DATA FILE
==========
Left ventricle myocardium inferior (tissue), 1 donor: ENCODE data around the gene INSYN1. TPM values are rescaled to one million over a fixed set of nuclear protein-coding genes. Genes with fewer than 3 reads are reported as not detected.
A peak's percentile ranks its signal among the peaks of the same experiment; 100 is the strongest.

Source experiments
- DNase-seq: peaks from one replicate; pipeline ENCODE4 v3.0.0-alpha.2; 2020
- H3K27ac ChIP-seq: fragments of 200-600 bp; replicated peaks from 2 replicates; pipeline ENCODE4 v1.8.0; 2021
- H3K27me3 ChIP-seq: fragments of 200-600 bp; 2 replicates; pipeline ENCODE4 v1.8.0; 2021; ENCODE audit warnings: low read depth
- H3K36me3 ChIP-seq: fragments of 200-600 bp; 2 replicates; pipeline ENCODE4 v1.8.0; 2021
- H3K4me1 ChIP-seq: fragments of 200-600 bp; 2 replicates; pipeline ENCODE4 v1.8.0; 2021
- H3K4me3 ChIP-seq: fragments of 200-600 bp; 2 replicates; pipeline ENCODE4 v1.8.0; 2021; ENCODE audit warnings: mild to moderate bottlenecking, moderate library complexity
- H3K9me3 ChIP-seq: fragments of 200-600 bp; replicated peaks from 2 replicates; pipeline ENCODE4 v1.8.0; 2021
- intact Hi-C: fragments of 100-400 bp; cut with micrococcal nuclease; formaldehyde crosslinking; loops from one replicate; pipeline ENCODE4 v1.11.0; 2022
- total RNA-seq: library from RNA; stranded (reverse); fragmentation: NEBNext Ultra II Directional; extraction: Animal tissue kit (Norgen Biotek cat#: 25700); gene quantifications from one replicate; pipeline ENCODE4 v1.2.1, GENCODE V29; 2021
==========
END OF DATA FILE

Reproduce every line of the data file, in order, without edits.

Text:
Left ventricle myocardium inferior (tissue), 1 donor: ENCODE data around the gene INSYN1. TPM values are rescaled to one million over a fixed set of nuclear protein-coding genes. Genes with fewer than 3 reads are reported as not detected.
A peak's percentile ranks its signal among the peaks of the same experiment; 100 is the strongest.

Source experiments
- DNase-seq: peaks from one replicate; pipeline ENCODE4 v3.0.0-alpha.2; 2020
- H3K27ac ChIP-seq: fragments of 200-600 bp; replicated peaks from 2 replicates; pipeline ENCODE4 v1.8.0; 2021
- H3K27me3 ChIP-seq: fragments of 200-600 bp; 2 replicates; pipeline ENCODE4 v1.8.0; 2021; ENCODE audit warnings: low read depth
- H3K36me3 ChIP-seq: fragments of 200-600 bp; 2 replicates; pipeline ENCODE4 v1.8.0; 2021
- H3K4me1 ChIP-seq: fragments of 200-600 bp; 2 replicates; pipeline ENCODE4 v1.8.0; 2021
- H3K4me3 ChIP-seq: fragments of 200-600 bp; 2 replicates; pipeline ENCODE4 v1.8.0; 2021; ENCODE audit warnings: mild to moderate bottlenecking, moderate library complexity
- H3K9me3 ChIP-seq: fragments of 200-600 bp; replicated peaks from 2 replicates; pipeline ENCODE4 v1.8.0; 2021
- intact Hi-C: fragments of 100-400 bp; cut with micrococcal nuclease; formaldehyde crosslinking; loops from one replicate; pipeline ENCODE4 v1.11.0; 2022
- total RNA-seq: library from RNA; stranded (reverse); fragmentation: NEBNext Ultra II Directional; extraction: Animal tissue kit (Norgen Biotek cat#: 25700); gene quantifications from one replicate; pipeline ENCODE4 v1.2.1, GENCODE V29; 2021